About the Center for Animal Referral and Emergency Services (CARES): CARES is a full service specialty referral, 24-hour emergency and critical care veterinary hospital, with one clear goal: to provide a gold standard of care for your pet. Our highly trained, hand selected and compassionate team of veterinarians pride themselves in collaboration between the CARES specialties as well as the referring veterinarian. By engaging multiple, dedicated professionals in the care of your pet, CARES provides the latest, most advanced and best treatments available. Specialty and referral services include: Anesthesiology, The Cancer Center at CARES, Cardiology, Clinical Pathology, Dermatology, Internal Medicine, Neurology, Ophthalmology, Radiology and Surgery. Specialty cases are seen by referral from the primary care veterinarian. CARES also offers 24 hour emergency care. For more information, visit www.vetcares.com. You can also find CARES on Facebook at www.Facebook.com/CARESvet.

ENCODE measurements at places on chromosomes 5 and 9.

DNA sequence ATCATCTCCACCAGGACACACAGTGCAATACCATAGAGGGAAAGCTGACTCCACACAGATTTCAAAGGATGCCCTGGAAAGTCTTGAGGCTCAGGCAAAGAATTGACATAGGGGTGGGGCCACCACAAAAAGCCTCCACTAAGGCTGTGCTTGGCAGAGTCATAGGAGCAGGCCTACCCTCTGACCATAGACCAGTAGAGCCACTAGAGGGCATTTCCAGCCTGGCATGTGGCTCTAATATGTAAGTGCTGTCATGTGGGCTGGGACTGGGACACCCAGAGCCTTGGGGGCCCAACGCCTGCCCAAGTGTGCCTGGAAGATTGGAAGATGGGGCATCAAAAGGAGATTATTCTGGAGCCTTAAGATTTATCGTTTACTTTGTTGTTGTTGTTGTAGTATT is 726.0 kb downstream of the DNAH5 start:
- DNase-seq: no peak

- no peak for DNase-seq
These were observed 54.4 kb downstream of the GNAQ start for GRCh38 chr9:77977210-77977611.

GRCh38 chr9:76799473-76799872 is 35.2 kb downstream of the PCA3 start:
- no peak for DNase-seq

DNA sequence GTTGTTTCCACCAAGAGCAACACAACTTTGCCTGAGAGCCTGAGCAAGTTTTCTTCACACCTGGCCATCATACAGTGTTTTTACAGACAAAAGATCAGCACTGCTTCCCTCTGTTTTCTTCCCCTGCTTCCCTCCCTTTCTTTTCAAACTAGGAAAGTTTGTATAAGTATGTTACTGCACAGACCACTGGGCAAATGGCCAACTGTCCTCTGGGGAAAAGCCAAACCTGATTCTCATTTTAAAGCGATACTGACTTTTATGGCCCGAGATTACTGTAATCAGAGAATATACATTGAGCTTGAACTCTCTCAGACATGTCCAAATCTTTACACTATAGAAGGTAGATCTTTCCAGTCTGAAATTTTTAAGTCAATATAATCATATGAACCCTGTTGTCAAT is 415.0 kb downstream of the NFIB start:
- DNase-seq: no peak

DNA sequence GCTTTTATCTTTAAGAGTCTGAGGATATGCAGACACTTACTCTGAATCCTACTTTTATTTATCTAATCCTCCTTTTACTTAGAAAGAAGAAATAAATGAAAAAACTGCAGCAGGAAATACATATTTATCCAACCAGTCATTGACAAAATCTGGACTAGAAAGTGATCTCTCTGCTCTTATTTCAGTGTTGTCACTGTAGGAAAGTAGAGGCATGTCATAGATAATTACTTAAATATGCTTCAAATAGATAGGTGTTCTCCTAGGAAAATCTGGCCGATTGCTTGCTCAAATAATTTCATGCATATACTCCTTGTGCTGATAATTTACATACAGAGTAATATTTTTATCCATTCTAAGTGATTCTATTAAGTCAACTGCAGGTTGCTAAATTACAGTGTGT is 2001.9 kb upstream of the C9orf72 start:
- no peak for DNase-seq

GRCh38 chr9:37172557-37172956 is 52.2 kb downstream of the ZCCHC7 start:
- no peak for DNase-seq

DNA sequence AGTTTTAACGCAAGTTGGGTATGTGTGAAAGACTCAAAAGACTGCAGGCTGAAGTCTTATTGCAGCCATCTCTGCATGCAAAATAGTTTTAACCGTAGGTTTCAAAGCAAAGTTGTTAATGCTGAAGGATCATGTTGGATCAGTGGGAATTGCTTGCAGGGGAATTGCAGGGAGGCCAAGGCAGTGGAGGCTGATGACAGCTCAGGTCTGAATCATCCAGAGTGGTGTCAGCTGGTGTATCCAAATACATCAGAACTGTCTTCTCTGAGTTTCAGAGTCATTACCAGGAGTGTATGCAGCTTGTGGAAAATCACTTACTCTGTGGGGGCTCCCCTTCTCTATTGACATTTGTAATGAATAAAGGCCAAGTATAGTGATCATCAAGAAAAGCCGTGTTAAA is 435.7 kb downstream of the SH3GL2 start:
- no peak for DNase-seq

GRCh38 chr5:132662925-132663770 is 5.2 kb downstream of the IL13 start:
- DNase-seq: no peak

“The Eyes Are The Windows To The Soul” Part II: My Unsolved Mystery

Hi Everyone!!

Today I am participating in the:

Visit Zoolatry for more Unsolved Mysteries!

Many of you who will read this are regular followers of my blog, but because I am participating with A LOT of kitties, some of you don’t know me! Perish the thought!

For those who don’t, I am Dakota,  the brother of Cody from Cat Chat.  Mom wanted to take part with everyone else who is going to share their “Unsolved Mysteries” today, (the brain child of Zoolatry), but the biggest “mystery” in Cody’s world was about a month ago when he wouldn’t poop, and THAT, thankfully was solved!